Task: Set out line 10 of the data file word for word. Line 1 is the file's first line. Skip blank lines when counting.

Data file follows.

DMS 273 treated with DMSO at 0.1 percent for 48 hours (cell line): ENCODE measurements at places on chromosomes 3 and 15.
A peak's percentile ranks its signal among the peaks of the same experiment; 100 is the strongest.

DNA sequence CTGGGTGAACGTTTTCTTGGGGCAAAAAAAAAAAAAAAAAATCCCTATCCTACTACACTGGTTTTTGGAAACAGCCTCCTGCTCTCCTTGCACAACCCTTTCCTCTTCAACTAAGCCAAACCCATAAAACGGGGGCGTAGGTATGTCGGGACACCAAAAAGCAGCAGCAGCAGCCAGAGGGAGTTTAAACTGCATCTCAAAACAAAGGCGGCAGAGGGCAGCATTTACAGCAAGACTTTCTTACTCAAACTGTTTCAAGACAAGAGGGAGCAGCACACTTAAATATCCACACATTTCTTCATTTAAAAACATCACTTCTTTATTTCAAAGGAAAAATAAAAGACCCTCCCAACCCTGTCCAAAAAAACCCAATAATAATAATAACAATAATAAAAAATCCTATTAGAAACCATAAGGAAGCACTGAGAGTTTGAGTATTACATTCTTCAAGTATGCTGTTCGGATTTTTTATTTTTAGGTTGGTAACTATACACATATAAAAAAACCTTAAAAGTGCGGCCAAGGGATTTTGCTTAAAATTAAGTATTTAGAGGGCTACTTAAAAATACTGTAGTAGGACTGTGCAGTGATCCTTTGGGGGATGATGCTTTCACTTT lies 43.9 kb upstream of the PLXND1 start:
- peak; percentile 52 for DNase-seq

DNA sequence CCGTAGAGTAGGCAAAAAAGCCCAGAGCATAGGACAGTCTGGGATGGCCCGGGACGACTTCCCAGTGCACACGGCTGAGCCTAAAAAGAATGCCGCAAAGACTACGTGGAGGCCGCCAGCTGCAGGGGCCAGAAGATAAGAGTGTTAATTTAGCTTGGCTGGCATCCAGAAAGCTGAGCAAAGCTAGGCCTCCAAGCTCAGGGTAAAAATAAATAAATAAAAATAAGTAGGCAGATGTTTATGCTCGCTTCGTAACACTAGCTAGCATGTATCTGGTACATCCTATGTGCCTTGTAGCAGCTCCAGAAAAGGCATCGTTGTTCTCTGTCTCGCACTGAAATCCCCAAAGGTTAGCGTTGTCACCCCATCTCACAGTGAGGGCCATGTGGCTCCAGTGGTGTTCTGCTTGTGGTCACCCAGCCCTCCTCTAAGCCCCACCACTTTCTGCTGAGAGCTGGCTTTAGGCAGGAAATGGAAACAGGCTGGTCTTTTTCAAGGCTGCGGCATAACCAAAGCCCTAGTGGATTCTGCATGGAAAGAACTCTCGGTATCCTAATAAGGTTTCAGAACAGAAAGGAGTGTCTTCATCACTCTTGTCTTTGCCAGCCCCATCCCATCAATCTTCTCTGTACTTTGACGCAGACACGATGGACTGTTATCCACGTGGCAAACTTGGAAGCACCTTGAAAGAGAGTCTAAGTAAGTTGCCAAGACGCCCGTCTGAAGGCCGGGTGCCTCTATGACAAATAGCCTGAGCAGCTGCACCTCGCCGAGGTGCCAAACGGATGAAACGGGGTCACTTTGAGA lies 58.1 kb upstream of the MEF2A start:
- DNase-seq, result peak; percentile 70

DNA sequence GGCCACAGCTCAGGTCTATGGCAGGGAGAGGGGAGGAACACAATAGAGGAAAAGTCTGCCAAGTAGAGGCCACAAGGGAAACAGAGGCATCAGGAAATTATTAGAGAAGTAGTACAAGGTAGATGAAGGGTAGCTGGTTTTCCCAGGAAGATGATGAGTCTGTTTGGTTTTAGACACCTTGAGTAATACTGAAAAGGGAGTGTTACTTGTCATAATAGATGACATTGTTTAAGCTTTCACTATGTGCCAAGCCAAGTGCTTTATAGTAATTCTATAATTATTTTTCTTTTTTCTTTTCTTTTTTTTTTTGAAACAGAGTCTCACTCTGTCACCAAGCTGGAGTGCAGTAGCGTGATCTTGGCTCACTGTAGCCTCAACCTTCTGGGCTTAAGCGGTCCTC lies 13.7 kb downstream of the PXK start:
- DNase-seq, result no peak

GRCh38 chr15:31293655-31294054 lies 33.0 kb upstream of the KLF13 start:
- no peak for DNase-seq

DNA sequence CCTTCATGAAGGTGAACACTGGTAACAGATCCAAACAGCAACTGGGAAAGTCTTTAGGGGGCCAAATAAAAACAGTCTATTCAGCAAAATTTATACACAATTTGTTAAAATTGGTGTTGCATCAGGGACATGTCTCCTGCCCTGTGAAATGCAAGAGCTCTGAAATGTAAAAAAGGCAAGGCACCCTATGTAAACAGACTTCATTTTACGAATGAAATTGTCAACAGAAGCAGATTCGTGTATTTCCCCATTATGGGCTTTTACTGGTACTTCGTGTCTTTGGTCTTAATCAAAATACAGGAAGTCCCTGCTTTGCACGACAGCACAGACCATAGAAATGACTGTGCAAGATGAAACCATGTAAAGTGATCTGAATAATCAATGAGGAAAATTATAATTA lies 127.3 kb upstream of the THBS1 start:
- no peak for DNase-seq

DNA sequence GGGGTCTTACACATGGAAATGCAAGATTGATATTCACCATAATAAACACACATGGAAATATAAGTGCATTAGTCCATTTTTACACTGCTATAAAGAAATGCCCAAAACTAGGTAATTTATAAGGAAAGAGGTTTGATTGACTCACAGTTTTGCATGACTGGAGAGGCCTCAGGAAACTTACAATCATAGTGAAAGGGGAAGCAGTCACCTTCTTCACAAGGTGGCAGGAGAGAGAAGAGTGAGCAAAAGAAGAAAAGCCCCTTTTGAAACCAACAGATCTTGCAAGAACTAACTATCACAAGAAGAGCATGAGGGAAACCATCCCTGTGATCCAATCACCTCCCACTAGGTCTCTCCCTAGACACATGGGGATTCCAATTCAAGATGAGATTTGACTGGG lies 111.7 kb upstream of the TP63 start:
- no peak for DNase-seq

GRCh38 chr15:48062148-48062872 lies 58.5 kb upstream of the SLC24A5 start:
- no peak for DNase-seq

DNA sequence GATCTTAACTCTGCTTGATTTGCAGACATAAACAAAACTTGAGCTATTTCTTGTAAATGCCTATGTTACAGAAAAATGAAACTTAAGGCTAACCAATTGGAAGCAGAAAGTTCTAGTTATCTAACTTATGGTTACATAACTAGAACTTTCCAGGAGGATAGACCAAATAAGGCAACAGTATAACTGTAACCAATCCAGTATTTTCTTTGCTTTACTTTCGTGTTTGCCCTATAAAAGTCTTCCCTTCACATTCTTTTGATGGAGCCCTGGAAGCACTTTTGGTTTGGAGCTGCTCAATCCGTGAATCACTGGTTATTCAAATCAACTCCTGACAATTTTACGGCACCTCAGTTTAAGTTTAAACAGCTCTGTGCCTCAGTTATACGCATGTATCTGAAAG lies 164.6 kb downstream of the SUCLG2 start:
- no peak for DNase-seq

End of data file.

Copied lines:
- no peak for DNase-seq